“Mosby” is preparing to grab me by his claws when I walk by the kitchen counter.
I have yet to meet a writer without a pet. More often than not, the pet is a cat. Cats and computers go together. Cats keep you company when you’re typing and like to edit your manuscript by walking across the keyboard. Now and then, their edits go unnoticed until the manuscript is published.
Cats inspire writers. Since they’re in your face or rubbing against your arm when you’re trying to type, you might as well include them in your stories. So I created a minor character, a cat named “Mosby,” to immortalize my pet in THE PRINCE IN THE TOWER.
My cat (now deceased) was more mischievous than the fictional one. He was clever. He could jump up high enough to turn off the kitchen light, and he did this more than once. One time I found him sitting on top of the ledge of the back door. He was a big cat, so I don’t know how he maintained his balance, but he was an acrobat.
Both my cat and the fictional one were named after the Confederate raider Colonel John Singleton Mosby, a.k.a. “The Gray Ghost.” Since Mosby’s Midnight Raid occurred in Fairfax, Virginia, and most of the novel takes place in Fairfax County, where I was living at the time, it seemed fitting to write my cat into the story.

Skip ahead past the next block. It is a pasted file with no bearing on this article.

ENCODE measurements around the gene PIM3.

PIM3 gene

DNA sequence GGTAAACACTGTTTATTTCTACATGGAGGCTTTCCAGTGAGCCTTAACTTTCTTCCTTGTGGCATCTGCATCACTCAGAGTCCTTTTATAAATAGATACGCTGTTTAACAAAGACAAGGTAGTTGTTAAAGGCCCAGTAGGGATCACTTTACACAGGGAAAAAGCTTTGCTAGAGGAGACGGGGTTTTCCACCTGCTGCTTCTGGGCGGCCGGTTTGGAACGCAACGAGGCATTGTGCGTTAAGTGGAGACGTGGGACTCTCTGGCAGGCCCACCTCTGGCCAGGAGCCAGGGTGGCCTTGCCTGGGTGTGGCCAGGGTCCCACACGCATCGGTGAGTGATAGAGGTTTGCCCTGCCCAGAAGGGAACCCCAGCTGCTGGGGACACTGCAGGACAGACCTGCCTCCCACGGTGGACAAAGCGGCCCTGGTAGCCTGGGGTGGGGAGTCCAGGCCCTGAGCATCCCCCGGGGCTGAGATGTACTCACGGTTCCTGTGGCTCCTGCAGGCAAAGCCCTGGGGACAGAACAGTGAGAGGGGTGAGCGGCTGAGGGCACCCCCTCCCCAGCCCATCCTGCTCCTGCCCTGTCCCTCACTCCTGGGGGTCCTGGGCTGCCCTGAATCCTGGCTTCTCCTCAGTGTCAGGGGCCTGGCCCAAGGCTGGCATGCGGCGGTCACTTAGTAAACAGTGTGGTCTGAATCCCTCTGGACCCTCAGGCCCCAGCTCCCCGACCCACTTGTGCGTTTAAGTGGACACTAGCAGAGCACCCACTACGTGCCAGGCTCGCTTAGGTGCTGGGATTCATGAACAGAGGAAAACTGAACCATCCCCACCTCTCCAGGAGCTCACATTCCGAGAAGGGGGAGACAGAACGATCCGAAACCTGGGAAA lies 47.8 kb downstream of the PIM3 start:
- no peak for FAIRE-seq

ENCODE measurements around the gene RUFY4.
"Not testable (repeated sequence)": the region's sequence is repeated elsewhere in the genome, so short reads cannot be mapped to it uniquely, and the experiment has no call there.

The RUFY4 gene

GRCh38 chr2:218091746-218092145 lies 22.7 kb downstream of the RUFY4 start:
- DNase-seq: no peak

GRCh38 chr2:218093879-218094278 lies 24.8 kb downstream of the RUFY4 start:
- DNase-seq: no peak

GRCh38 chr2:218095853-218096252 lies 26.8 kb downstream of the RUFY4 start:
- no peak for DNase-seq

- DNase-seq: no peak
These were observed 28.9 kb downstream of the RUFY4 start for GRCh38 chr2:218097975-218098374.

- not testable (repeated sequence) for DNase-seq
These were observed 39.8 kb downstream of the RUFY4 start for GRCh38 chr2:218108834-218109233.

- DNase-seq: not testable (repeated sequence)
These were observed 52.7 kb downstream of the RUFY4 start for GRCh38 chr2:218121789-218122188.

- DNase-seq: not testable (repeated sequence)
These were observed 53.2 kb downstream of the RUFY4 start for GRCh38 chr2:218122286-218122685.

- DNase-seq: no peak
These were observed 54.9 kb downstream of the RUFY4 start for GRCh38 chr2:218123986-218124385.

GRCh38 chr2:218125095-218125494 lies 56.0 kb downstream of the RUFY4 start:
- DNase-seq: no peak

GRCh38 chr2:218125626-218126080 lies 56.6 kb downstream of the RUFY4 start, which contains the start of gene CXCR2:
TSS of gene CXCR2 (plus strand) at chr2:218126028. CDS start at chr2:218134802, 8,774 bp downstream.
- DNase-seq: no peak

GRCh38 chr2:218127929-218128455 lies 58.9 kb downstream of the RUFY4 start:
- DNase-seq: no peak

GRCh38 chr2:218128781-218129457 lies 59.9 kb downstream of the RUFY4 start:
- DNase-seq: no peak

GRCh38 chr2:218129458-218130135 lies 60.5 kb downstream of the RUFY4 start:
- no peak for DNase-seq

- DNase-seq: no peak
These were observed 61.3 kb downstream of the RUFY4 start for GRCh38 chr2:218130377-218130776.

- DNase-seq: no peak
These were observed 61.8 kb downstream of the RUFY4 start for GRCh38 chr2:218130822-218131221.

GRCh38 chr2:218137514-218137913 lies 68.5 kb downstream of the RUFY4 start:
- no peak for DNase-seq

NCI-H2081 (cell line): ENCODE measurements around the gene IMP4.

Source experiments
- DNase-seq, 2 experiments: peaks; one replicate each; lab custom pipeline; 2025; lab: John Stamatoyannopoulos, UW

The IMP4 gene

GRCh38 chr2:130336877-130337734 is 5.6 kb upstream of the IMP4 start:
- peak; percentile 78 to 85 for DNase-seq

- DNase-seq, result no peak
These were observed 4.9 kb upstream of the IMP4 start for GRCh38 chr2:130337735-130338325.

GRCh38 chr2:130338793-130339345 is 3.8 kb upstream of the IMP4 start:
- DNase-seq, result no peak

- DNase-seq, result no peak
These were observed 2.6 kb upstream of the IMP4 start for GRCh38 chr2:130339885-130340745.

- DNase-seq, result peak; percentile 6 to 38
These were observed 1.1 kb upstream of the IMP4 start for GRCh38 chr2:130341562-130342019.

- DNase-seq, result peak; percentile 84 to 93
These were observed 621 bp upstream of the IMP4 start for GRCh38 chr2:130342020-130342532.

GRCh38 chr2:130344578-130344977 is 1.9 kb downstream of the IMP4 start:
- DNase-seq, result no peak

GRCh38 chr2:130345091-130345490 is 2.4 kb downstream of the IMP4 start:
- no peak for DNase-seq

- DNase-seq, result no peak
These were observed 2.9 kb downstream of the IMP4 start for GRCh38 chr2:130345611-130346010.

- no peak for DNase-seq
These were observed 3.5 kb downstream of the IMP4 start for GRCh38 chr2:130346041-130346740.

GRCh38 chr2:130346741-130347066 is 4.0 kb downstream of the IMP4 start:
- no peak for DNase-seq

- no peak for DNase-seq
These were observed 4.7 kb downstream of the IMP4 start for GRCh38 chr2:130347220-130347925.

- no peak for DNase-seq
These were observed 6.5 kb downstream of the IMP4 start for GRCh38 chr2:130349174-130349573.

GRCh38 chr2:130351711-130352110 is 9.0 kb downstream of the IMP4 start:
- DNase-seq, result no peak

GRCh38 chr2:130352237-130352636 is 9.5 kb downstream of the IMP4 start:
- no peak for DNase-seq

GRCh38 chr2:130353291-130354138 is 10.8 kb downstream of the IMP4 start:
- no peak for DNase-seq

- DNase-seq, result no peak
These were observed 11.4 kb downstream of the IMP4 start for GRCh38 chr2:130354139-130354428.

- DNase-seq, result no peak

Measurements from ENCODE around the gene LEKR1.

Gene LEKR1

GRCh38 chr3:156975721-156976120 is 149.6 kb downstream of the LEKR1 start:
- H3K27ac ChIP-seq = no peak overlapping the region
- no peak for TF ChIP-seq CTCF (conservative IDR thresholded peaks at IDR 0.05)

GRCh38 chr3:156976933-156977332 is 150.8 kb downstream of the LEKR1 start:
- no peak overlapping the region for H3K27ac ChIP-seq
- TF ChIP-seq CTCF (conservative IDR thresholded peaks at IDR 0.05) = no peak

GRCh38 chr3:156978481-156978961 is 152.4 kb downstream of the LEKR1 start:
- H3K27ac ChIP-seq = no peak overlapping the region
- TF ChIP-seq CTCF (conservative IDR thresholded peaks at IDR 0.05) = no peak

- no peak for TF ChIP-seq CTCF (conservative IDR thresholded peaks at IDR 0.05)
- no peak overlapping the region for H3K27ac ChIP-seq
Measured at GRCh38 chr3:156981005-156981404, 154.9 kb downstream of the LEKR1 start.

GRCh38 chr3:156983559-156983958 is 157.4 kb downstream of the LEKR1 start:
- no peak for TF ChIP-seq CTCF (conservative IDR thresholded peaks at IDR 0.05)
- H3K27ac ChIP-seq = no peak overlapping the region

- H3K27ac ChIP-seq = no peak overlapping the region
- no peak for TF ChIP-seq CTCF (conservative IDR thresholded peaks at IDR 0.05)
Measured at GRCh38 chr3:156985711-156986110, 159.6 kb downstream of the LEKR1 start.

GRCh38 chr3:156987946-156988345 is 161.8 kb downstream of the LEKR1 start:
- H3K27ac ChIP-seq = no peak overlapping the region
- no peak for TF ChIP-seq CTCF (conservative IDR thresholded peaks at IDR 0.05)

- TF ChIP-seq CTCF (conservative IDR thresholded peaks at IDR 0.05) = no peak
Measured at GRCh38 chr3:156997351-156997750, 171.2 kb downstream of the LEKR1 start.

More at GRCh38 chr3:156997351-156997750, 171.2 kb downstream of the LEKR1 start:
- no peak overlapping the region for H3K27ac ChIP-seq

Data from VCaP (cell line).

John S. Mosby (Photo credit: Wikipedia)
While I was writing the novel, I had the opportunity to meet John Singleton Mosby’s grandson, Admiral Beverly Coleman. He lived in the same retirement home as my mother-in-law, so I found an excuse to meet him. I owned a book called MOSBY’S CONFEDERACY. I asked Admiral Coleman to sign it next to his own photo, which was included in the book. Admiral Coleman’s features were identical to his grandfather’s. I was in seventh heaven talking to Admiral Coleman when my husband came to the door signaling me to leave the room. Admiral Coleman asked me who “that man” was. When I acknowledged that the so-and-so was my husband, the admiral said, “He’s a lucky fella.” That made my day.
My first published article was “Mosby’s Midnight Raid,” which appeared in the CONNECTION, a newspaper with a wide distribution in Northern Virginia. I sent Admiral Coleman a copy of the article and a photo of my cat. He replied with a nice letter.
Many cats that live in Fairfax are named after the Confederate raider, but only mine earned a part in THE PRINCE IN THE TOWER. He was “a character” in every sense of the word.